Government’s Rwanda asylum policy is unlawful, Court of Appeal rules
Government plans to deport asylum seekers to Rwanda are unlawful, the Court of Appeal has ruled.
In a decision on Thursday, three judges overturned a High Court judgment that previously said the east African nation could be considered a “safe third country”.
The Court of Appeal’s decision was announced by the Lord Chief Justice Lord Burnett during a short hearing in London, where he stressed the court reached its conclusion on the law and took “no view whatever” about the political merits of the policy.
When asked by the PA news agency if the Rwandan government was considering intervening in the case in order to appeal against the ruling, a spokesman for the nation’s administration said: “The UK Government is considering an appeal.”
The Home Secretary Suella Braverman will make a statement in the House of Commons later on Thursday, Commons Leader Penny Mordaunt said.
Lord Burnett, who heard the appeal with Sir Geoffrey Vos and Lord Justice Underhill in April, said the court ruled by a majority that the policy of removing asylum seekers to Rwanda is unlawful.
He told the court Sir Geoffrey and Lord Justice Underhill concluded that deficiencies in the asylum system in Rwanda mean there is a “real risk” asylum seekers could be returned to their home country and face persecution or other inhumane treatment when they may have a good claim for asylum.
He added the two judges found that: “In that sense Rwanda is not a ‘safe third country’.”
Lord Burnett, who disagreed with the other two judges and concurred with the High Court’s ruling, added: “That conclusion is founded on the evidence which was before the High Court that Rwanda’s system for deciding asylum claims was, in the period up to the conclusion of the Rwanda agreement, inadequate.
“The court is unanimous in accepting that the assurances given by the Rwandan government were made in good faith and were intended to address any defects in its asylum processes.
“However, the majority believes that the evidence does not establish that the necessary changes had by then been reliably effected or would have been at the time of the proposed removals.
“In consequence sending anyone to Rwanda would constitute a breach of Article 3 of the European Convention on Human Rights, with which Parliament has required that the Government must comply.”
Lord Burnett continued in a summary of the ruling: “The result is that the High Court’s decision that Rwanda was a safe third country is reversed and that unless and until the deficiencies in its asylum process are corrected, removal of asylum seekers to Rwanda will be unlawful.”
He concluded: “The Court of Appeal makes clear that its decision implies no view whatever about the political merits or otherwise of the Rwanda policy.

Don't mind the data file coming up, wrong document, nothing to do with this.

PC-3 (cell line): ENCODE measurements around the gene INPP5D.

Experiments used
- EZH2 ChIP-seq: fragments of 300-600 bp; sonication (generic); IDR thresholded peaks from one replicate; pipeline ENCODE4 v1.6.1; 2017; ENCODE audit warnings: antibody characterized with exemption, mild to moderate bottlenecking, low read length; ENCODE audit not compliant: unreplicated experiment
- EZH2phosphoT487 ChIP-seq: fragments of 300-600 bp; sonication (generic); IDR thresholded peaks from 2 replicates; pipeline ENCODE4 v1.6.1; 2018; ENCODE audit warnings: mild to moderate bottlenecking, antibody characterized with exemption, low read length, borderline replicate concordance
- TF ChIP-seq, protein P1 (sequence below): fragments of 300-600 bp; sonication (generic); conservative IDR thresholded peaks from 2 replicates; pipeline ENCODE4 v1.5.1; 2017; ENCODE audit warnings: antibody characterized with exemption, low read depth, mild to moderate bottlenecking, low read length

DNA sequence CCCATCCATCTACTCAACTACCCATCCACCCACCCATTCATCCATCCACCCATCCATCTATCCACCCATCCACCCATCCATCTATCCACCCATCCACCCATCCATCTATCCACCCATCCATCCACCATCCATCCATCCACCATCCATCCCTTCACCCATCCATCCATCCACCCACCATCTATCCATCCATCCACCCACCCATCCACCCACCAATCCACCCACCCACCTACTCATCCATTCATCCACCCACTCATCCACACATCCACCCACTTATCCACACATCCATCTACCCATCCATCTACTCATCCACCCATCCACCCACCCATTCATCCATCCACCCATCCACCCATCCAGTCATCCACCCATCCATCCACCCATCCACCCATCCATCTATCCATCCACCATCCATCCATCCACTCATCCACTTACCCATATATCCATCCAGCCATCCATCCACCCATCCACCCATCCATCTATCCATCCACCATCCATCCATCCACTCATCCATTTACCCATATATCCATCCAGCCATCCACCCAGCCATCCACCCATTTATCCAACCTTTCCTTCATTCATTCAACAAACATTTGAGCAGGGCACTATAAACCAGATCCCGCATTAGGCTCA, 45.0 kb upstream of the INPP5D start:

“Those are entirely a matter for the Government, on which the court has nothing to say.
“The court’s concern is only whether the policy complies with the law as laid down by Parliament.”
In a 161-page judgment, Sir Geoffrey, who was supported in his ruling by Lord Justice Underhill, said: “Our conclusion on the safety of Rwanda issue means that the Rwanda policy must be declared unlawful.”
The Rwandan government responded to the judgment to say it is “one of the safest countries in the world”.
The appeal comes after two judges at the High Court dismissed a series of legal bids against the plans in December last year, finding the Rwanda proposals were consistent with the Government’s legal obligations.
Lawyers for some individual asylum seekers and the charity Asylum Aid brought the challenge against their decision at the Court of Appeal.
At the appeal hearing in April, lawyers for the group of asylum seekers argued that the High Court “showed excessive deference” to the Home Office’s assessment that assurances made by the Rwandan authorities “provide a sufficient guarantee to protect relocated asylum-seekers” from a risk of torture or inhumane treatment.
The three appeal judges were told that material provided by the Rwandan authorities “lacked credibility, consisting of blanket denials and clear contradictions”.
Lawyers for the Home Office opposed the appeal, telling the court the Rwandan government has “indicated a clear willingness to co-operate with international monitoring mechanisms” and that there are “reciprocal obligations with strong incentives for compliance”.
Lord Burnett said on Thursday that there was a “deliberately tight timetable” to decide the consequences of the Court of Appeal’s decision, in part so any bid to for the go-ahead to challenge the ruling at the Supreme Court “can be decided promptly”.
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